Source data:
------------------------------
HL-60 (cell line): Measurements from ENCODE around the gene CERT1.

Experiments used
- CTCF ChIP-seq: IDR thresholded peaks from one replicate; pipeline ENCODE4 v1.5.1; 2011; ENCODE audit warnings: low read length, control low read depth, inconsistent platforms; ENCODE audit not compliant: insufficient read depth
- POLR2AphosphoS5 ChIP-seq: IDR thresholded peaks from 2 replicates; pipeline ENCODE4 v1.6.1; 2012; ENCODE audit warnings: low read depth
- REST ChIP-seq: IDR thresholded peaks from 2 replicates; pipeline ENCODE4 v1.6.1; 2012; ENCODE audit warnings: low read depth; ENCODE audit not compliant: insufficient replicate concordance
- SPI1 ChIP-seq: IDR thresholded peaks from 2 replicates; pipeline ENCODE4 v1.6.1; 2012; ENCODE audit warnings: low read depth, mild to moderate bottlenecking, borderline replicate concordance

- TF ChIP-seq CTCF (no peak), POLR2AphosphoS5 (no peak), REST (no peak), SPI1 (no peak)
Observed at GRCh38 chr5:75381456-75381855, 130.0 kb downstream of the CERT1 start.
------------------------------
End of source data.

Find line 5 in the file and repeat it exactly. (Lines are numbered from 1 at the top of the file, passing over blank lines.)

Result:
- REST ChIP-seq: IDR thresholded peaks from 2 replicates; pipeline ENCODE4 v1.6.1; 2012; ENCODE audit warnings: low read depth; ENCODE audit not compliant: insufficient replicate concordance